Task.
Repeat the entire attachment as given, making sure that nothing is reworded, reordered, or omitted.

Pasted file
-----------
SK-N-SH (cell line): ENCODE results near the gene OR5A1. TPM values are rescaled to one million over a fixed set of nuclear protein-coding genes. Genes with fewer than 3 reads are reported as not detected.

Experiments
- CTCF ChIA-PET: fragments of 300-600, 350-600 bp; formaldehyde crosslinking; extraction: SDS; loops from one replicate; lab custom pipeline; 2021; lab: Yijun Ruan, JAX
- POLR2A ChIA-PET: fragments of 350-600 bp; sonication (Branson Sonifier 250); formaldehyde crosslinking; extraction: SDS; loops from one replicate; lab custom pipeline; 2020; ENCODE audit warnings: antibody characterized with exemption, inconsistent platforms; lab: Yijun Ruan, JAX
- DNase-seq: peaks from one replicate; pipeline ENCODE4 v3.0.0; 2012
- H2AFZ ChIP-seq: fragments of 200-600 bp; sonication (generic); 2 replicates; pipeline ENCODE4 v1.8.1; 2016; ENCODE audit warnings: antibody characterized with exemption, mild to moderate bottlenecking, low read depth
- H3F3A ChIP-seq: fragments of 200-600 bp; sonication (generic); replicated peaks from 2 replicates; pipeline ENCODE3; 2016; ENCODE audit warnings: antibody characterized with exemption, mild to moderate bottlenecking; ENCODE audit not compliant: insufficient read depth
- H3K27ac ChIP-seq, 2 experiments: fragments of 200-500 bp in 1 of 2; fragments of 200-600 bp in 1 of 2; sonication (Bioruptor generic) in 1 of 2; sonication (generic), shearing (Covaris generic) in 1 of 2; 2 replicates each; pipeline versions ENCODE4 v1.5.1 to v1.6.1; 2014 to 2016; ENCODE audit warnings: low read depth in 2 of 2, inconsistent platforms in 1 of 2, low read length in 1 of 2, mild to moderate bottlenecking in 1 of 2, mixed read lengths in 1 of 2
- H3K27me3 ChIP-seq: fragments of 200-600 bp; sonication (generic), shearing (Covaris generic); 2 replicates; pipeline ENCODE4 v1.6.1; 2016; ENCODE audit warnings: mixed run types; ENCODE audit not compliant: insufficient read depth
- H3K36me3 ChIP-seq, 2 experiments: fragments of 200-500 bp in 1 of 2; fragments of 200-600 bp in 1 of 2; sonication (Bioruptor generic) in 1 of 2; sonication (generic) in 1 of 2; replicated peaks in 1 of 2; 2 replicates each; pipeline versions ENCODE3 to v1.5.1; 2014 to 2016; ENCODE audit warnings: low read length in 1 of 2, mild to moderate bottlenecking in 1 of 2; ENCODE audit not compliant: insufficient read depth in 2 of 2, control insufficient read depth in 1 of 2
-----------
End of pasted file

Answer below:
SK-N-SH (cell line): ENCODE results near the gene OR5A1. TPM values are rescaled to one million over a fixed set of nuclear protein-coding genes. Genes with fewer than 3 reads are reported as not detected.

Experiments
- CTCF ChIA-PET: fragments of 300-600, 350-600 bp; formaldehyde crosslinking; extraction: SDS; loops from one replicate; lab custom pipeline; 2021; lab: Yijun Ruan, JAX
- POLR2A ChIA-PET: fragments of 350-600 bp; sonication (Branson Sonifier 250); formaldehyde crosslinking; extraction: SDS; loops from one replicate; lab custom pipeline; 2020; ENCODE audit warnings: antibody characterized with exemption, inconsistent platforms; lab: Yijun Ruan, JAX
- DNase-seq: peaks from one replicate; pipeline ENCODE4 v3.0.0; 2012
- H2AFZ ChIP-seq: fragments of 200-600 bp; sonication (generic); 2 replicates; pipeline ENCODE4 v1.8.1; 2016; ENCODE audit warnings: antibody characterized with exemption, mild to moderate bottlenecking, low read depth
- H3F3A ChIP-seq: fragments of 200-600 bp; sonication (generic); replicated peaks from 2 replicates; pipeline ENCODE3; 2016; ENCODE audit warnings: antibody characterized with exemption, mild to moderate bottlenecking; ENCODE audit not compliant: insufficient read depth
- H3K27ac ChIP-seq, 2 experiments: fragments of 200-500 bp in 1 of 2; fragments of 200-600 bp in 1 of 2; sonication (Bioruptor generic) in 1 of 2; sonication (generic), shearing (Covaris generic) in 1 of 2; 2 replicates each; pipeline versions ENCODE4 v1.5.1 to v1.6.1; 2014 to 2016; ENCODE audit warnings: low read depth in 2 of 2, inconsistent platforms in 1 of 2, low read length in 1 of 2, mild to moderate bottlenecking in 1 of 2, mixed read lengths in 1 of 2
- H3K27me3 ChIP-seq: fragments of 200-600 bp; sonication (generic), shearing (Covaris generic); 2 replicates; pipeline ENCODE4 v1.6.1; 2016; ENCODE audit warnings: mixed run types; ENCODE audit not compliant: insufficient read depth
- H3K36me3 ChIP-seq, 2 experiments: fragments of 200-500 bp in 1 of 2; fragments of 200-600 bp in 1 of 2; sonication (Bioruptor generic) in 1 of 2; sonication (generic) in 1 of 2; replicated peaks in 1 of 2; 2 replicates each; pipeline versions ENCODE3 to v1.5.1; 2014 to 2016; ENCODE audit warnings: low read length in 1 of 2, mild to moderate bottlenecking in 1 of 2; ENCODE audit not compliant: insufficient read depth in 2 of 2, control insufficient read depth in 1 of 2